Compared to using conventional semen, McGrann says using sexed semen makes economic sense for beef and dairy producers when the gender value difference is at least $150. That’s without considering genetic progress and other indirect values producers may attach to having more calves of one gender than another. Plus, McGrann emphasizes semen costs represent a small percentage of the total breeding cost. If you’re unfamiliar with it, sexed semen is purchased based on the concentration of sperm cells it contains for a particular gender. For example, 90% heifer semen means it contains at least that percentage of heifer sperm cells, meaning you’ve got at least a 90% chance of getting a heifer. Semen that is 75% heifer semen means you’ve got at least a 75% chance and so on. Incidentally, producers who want semen sexed from their own bulls can choose the gender concentration. The more concentrated, the more it costs.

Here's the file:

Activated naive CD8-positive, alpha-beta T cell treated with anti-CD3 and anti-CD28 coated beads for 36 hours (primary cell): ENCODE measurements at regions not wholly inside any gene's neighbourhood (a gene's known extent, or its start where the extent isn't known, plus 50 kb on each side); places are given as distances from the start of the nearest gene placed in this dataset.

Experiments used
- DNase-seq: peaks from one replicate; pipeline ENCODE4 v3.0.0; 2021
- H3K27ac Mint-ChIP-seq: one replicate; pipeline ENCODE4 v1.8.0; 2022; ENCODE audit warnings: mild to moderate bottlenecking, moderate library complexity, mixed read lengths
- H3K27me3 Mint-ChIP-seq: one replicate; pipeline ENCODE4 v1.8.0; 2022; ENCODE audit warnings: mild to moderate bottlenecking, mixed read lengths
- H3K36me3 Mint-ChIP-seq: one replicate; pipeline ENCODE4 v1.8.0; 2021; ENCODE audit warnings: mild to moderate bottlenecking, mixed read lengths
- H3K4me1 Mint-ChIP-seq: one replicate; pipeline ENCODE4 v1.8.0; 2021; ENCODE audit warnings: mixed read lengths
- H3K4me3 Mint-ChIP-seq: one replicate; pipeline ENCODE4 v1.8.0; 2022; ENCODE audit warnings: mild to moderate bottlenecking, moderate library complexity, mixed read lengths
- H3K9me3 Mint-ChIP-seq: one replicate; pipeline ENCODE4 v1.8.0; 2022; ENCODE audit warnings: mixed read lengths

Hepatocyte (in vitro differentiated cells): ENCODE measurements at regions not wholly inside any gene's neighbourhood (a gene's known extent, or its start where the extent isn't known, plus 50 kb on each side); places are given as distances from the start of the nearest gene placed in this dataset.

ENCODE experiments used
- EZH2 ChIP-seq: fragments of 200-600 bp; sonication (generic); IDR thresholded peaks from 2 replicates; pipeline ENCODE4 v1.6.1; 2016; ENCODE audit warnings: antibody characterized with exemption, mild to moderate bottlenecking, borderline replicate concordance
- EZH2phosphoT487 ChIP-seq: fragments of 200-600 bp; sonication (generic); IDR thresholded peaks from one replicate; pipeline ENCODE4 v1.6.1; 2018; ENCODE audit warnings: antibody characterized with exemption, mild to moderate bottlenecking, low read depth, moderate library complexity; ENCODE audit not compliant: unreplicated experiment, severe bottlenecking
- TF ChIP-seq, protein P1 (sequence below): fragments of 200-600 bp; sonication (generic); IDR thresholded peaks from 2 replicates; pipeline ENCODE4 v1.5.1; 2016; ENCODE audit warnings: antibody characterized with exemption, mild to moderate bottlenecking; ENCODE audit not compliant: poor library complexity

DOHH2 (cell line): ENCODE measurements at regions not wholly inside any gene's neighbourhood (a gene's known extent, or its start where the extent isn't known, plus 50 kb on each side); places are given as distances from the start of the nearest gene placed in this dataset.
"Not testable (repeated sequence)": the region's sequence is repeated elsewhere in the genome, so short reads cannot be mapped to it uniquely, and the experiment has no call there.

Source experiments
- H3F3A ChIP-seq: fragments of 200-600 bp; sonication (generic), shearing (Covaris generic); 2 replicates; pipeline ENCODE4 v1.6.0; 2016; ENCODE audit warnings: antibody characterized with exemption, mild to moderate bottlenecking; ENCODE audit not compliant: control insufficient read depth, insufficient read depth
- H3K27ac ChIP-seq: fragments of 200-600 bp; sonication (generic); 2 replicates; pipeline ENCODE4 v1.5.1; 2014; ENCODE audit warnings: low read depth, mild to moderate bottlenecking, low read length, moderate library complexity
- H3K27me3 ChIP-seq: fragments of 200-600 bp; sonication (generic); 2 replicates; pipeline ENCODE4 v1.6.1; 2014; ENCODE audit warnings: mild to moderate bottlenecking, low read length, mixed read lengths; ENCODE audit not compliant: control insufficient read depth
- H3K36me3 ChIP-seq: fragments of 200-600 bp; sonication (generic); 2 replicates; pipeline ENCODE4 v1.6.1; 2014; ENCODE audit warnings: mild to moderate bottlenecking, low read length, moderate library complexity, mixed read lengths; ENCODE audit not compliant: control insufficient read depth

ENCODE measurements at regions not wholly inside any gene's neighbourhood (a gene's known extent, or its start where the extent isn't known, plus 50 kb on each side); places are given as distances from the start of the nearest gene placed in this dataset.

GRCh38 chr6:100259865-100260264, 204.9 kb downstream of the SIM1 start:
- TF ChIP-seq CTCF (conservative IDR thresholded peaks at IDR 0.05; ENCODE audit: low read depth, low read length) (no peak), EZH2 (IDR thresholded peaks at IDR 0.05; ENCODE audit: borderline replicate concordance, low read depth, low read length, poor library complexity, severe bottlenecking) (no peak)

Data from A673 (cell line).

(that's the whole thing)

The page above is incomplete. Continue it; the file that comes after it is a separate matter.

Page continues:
7. Mastitis

8. Indiana milk production graph


10. FAO on milk production and cow welfare

11. Calves are not being given enough milk

12. Other Factors Affecting Milk Yield and Composition

13. How many calves does a cow have in a lifetime?

14. Milk Production and Biosynthesis

15. Discovering mutual challenges and goals among dairy farmers in Northern India & Northern California

16. Slaughter-Free Milk Is Great for Cows, But Not the Environment

17. Carbon footprint


UV showing the math:

Three Cycles is a guess between the 2-4 referenced in industry sources. I can’t find recent information on actual averages in the dairy industry. One from 2013 says 2.4, but other sources in the UK listed over 3.

0(1st) + 25(2nd?) + 25(3rd) / 3 = 16.666%*
16.666%* 4/5ths = 13.333%

*close to 17% actually
**Actually 88.6666% (I rounded down earlier, which was more generous to “humane” dairy)

2000 / 9000 = 4.5


1st two years = 0 liters

*Cow’s third year*

5,000 (1st 10 months after giving birth)

2,500 (for the calf)
300 (remaining 2 months)
2,800 liters/cow/3rd year

*Lifetime Production*

0 liters (1st 2 years)
2,800 liters (3rd year)
21,600 liters (years 4-15)
24,400 liters/cow/lifetime

24,400 liters / cow / lifetime
28,500 liters / cow / 5 years

So that’s 85.6% of the milk produced by factory farmed cows with triple the costs for feed and care.

3.5 times the price per gallon.


17.6 lb * 3.5 = 61.6 lb (0.0279 tons)

$120 * 0.0279 = $3.35

$21 + $3.35 = $24.35 / gallon